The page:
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Mary H. – My Story

Gastric Bypass  |  2006

My Life Before Bariatric Surgery

I hated getting my picture taken. I always thought I looked better or skinnier in the mirror than I did when I saw myself in pictures. How could my eyes deceive me so?

In December of 2005, my best friend and I were having a “girls’ weekend”. Getting ready to go out, I casually said, “I need to lose some weight”. Expecting the usual, “No, you look good” response, I almost fell over when I heard, “Ya think?” come from the next room!

I thought I was healthy, if you didn’t count the rolled-up towels under my legs at night because my back hurt, or my swollen ankles, or the asthma that took multiple medications to just barely be controllable. But I didn’t have high blood pressure, and good genes kept my good cholesterol number high enough to convince me that I didn’t have to worry about clogged arteries.

I even worked out regularly–I could lift weights and work those machines. But I couldn’t walk up a flight of steps without being winded, and running lasted all of three, maybe four steps! 

Making the Decision

I dont’ think there is a diet I haven’t tried. I counted calories, carbs, protein, and fat. I drank liquid protein with Oprah, became a regular at the local health food store, hired a trainer, and took prescription and OTC diet pills. Every diet had some degree of success – but there were always two things that didn’t change: Why I ate, and how I ate.

I could find lots of resons to explain away the weight gains – new relationship, ending a relationship, new job, old job, new house, happy, sad. Bottom line, I was turning 50 and I knew there was no way losing weight would get any easier. One Sunday afternoon I sat down and looked at where I was, where I’d been, and where it looked like I was heading…it was a pretty sobering experience. Do you know the definition of insanity? It’s doing the same thing over and over and expecting a different result. I needed a different result. I needed to do something different.

Who wants to be 50 and fat? I started to look at the options. I spent hours on-line looking at websites, reading stories like this one, understanding the differences between the procedures, trying to calculate my BMI, identifying programs and facilities in my area.

I settled on the gastric bypass surgery. Where to have it done? I looked into one program where to even be considered for it you need to have high blood pressure, high cholesterol, sleep apena, and diabetes. I think they took great offense when I told them I wasn’t going to wait to have one foot in the grave before I got my weight under control!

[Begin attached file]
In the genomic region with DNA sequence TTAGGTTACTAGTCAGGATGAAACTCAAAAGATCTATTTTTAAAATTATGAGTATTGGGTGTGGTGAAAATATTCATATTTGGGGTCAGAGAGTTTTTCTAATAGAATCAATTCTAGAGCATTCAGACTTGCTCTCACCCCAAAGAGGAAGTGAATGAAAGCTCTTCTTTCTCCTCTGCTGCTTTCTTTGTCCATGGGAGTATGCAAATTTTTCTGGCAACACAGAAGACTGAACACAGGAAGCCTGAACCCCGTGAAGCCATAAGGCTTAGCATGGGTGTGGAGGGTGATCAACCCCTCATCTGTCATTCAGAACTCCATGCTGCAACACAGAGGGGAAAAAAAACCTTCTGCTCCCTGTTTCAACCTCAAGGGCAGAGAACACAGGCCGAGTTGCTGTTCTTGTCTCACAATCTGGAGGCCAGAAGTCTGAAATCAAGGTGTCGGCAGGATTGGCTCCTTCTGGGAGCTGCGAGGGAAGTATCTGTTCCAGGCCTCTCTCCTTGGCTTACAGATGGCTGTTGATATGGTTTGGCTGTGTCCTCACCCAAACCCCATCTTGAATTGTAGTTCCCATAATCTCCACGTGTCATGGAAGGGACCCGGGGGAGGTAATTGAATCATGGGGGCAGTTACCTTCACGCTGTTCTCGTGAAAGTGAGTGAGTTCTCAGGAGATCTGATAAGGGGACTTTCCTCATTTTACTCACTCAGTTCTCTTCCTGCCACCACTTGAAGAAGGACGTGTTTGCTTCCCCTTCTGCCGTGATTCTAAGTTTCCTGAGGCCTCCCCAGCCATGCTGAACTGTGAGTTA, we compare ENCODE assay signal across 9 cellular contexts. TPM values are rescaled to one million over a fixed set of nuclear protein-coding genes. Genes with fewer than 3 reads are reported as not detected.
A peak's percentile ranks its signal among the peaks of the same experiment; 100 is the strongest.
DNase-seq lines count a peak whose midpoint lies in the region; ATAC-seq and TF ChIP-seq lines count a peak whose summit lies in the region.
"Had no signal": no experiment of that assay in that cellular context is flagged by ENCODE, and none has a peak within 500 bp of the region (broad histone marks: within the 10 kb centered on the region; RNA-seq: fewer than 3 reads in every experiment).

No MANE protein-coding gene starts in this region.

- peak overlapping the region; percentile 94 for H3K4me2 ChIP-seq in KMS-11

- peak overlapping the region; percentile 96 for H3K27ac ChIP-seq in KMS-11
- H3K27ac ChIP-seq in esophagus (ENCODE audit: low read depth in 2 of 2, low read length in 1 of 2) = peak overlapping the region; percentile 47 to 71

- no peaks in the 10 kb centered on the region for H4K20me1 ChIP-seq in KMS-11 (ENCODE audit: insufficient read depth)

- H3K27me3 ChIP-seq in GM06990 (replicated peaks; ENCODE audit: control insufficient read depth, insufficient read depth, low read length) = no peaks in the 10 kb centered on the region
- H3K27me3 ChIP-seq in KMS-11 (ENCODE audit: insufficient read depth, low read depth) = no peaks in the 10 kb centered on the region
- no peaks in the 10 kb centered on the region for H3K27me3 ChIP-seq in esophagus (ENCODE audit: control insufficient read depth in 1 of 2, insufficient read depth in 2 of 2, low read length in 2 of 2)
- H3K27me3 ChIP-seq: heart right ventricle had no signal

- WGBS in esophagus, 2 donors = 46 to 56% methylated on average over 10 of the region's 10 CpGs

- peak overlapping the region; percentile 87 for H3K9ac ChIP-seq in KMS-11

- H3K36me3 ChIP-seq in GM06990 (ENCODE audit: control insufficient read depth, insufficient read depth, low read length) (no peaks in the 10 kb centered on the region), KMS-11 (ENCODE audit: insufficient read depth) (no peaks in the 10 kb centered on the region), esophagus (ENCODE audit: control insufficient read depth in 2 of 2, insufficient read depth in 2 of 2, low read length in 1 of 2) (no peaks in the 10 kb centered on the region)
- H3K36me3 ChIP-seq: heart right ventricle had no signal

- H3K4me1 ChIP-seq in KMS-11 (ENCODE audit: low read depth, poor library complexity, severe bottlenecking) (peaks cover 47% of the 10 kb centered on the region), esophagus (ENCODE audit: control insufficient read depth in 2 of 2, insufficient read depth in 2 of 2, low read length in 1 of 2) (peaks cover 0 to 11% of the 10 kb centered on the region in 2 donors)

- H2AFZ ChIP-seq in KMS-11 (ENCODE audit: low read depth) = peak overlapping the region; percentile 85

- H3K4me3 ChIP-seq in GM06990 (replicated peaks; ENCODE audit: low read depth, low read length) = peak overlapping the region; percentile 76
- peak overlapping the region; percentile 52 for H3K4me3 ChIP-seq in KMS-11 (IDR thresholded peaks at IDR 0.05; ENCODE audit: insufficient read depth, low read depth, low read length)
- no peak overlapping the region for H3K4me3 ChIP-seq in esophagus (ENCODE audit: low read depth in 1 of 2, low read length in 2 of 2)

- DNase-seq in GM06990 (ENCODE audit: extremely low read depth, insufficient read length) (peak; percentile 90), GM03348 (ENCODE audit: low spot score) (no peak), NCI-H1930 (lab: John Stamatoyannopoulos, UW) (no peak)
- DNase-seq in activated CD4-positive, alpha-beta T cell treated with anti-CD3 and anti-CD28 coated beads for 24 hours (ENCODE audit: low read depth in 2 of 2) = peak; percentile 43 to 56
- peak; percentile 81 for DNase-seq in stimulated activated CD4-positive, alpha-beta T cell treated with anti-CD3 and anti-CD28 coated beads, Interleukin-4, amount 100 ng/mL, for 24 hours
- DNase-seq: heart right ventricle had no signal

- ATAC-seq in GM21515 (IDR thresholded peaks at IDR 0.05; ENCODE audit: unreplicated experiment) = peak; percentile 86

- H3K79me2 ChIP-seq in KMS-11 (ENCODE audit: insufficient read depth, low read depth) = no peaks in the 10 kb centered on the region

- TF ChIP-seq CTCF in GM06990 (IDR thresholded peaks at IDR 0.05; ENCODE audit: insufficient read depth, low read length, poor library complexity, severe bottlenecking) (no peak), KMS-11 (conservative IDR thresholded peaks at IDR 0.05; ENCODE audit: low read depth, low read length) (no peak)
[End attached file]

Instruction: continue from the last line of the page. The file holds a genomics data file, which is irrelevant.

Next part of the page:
I found myself at an info session at the Barix Clinic in Langhorne, PA. I knew it was the right place for me the minute I walked through the front door. 

My Barix Clinics Experience

At Barix, there is only one focus – helping people like me get a chance at a new way of living. The surgery itself was the easy part – it’s getting to that day that took the real work.

I loved my exerpience at Barix. Everyone was so nice and professional. The staff was truly amazing. I loved my surgeon! My sister is a nurse – I wanted her to hire one of the nurses for her hospital!

How My Life Has Changed

Having weight loss surgery was the absolute best decision I have ever made. Life-altering is an understatement. In the four plus years since my surgery, I have completed four 100-mile bike rides, went on my first cruise, gone parasailing and skydiving, and started running in 5k races. I signed up for my first 19k run and I’m starting to think about triathlons and half marathons.

I facilitate a support group. I eat better than ever before. I can wear my sister’s clothes! Life is so different now and so much better than ever before. I’d be lying if I said buying size 24s is just as much fun as buying a size 8.

On May 21st, I started a new career – as a Deputy Sheriff. I was the oldest, and only woman in the class.

To Those Considering Bariatric Surgery

Make sure that you are doing it for you. Discuss it with the folks who will be living with you. Be prepared to put yourself first. Talk to your friends and your family. You need to let them know and help them understand what will be happening to you in the days, weeks and months after your surgery. Don’t be surprised when people aren’t as supportive as you expected them to be – it happens to all of us.

Be ready for a whole new life!

Start Your New Life Today

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